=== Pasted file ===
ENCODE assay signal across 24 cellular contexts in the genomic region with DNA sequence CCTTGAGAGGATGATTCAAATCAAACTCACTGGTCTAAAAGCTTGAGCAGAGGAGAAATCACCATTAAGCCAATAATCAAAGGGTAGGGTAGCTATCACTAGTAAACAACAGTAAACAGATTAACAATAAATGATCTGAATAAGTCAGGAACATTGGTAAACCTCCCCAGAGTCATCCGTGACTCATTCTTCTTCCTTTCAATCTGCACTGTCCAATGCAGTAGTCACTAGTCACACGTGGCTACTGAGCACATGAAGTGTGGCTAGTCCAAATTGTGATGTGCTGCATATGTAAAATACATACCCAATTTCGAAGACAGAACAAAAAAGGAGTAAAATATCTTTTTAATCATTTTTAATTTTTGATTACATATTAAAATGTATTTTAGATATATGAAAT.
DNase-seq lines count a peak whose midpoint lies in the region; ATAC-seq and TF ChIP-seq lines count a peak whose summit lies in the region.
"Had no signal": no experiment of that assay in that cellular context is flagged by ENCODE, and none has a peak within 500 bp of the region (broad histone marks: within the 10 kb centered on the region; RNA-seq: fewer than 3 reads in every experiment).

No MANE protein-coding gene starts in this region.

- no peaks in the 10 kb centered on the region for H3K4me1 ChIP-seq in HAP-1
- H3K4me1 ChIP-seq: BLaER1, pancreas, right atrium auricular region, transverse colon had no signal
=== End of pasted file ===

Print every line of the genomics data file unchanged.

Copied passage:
ENCODE assay signal across 24 cellular contexts in the genomic region with DNA sequence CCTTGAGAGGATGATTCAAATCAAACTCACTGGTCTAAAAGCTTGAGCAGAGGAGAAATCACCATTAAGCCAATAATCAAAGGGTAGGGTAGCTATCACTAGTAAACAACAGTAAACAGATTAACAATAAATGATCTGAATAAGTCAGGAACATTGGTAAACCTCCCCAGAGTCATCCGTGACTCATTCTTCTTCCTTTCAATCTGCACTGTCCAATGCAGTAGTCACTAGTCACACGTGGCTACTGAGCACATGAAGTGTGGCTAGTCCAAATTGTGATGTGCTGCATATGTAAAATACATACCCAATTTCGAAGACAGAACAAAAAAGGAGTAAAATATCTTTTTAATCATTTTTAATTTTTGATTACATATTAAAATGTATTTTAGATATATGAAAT.
DNase-seq lines count a peak whose midpoint lies in the region; ATAC-seq and TF ChIP-seq lines count a peak whose summit lies in the region.
"Had no signal": no experiment of that assay in that cellular context is flagged by ENCODE, and none has a peak within 500 bp of the region (broad histone marks: within the 10 kb centered on the region; RNA-seq: fewer than 3 reads in every experiment).

No MANE protein-coding gene starts in this region.

- no peaks in the 10 kb centered on the region for H3K4me1 ChIP-seq in HAP-1
- H3K4me1 ChIP-seq: BLaER1, pancreas, right atrium auricular region, transverse colon had no signal